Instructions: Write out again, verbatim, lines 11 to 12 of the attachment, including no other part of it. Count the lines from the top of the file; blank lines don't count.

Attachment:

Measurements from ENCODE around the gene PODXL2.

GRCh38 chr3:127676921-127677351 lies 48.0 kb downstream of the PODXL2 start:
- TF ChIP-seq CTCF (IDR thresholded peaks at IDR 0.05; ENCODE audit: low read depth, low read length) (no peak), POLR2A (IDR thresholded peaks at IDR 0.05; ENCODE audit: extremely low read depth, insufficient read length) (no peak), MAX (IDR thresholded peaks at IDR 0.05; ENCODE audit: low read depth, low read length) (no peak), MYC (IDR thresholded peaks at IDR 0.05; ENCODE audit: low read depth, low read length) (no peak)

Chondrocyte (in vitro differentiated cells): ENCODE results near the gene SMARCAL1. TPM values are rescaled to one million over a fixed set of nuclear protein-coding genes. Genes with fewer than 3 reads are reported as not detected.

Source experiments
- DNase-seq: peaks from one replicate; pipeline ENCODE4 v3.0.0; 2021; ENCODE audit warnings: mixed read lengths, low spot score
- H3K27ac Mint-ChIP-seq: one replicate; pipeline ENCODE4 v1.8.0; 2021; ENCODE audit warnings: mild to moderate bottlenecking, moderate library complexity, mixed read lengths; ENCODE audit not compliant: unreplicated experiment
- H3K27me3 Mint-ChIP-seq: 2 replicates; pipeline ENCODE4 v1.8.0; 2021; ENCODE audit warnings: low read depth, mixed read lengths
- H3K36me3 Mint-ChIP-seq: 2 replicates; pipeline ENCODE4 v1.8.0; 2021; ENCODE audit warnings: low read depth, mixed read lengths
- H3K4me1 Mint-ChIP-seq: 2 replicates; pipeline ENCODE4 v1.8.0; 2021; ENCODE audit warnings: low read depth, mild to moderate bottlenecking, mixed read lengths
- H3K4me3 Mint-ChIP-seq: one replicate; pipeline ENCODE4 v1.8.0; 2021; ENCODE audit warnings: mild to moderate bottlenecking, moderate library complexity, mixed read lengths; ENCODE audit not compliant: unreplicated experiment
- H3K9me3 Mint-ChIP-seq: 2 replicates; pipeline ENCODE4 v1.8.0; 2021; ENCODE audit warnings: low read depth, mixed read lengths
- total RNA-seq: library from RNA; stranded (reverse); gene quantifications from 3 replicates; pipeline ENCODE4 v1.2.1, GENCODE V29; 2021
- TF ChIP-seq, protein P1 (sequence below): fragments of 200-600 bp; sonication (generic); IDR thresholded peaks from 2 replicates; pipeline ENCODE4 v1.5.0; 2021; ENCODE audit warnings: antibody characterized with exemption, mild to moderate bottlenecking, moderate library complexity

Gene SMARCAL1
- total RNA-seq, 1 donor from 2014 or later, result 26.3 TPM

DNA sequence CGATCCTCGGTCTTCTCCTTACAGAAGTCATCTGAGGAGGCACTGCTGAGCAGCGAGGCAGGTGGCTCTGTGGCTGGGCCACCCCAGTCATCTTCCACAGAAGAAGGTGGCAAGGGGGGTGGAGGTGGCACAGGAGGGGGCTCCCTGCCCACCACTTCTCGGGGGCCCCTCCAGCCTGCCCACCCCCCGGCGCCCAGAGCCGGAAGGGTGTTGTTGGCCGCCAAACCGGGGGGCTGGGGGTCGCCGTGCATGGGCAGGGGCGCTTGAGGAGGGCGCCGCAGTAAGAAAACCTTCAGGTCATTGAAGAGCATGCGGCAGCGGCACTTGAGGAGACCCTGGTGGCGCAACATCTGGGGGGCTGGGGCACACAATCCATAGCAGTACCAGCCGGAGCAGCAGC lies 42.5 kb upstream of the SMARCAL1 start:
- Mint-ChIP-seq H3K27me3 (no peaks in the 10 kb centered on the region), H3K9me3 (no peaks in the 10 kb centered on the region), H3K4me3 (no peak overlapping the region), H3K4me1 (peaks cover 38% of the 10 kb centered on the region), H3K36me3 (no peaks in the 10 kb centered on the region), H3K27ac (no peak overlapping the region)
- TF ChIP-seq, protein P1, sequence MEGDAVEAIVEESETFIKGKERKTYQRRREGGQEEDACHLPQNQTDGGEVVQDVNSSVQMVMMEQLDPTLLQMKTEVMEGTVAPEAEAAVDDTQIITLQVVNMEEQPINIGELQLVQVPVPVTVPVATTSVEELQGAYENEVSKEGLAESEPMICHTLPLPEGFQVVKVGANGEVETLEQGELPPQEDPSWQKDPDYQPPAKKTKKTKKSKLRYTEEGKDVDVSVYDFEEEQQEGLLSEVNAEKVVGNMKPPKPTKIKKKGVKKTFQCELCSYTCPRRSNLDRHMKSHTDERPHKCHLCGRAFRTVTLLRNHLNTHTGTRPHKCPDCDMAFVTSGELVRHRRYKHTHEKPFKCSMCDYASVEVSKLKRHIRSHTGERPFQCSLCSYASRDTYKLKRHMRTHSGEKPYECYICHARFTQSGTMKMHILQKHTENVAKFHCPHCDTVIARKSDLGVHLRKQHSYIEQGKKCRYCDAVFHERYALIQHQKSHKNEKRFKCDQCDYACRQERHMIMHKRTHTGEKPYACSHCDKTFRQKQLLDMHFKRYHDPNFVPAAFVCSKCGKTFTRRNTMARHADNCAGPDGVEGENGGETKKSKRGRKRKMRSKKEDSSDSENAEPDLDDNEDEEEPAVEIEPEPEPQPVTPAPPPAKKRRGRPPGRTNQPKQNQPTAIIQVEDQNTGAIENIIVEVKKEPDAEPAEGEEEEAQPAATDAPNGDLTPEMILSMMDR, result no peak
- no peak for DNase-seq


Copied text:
- H3K4me3 Mint-ChIP-seq: one replicate; pipeline ENCODE4 v1.8.0; 2021; ENCODE audit warnings: mild to moderate bottlenecking, moderate library complexity, mixed read lengths; ENCODE audit not compliant: unreplicated experiment
- H3K9me3 Mint-ChIP-seq: 2 replicates; pipeline ENCODE4 v1.8.0; 2021; ENCODE audit warnings: low read depth, mixed read lengths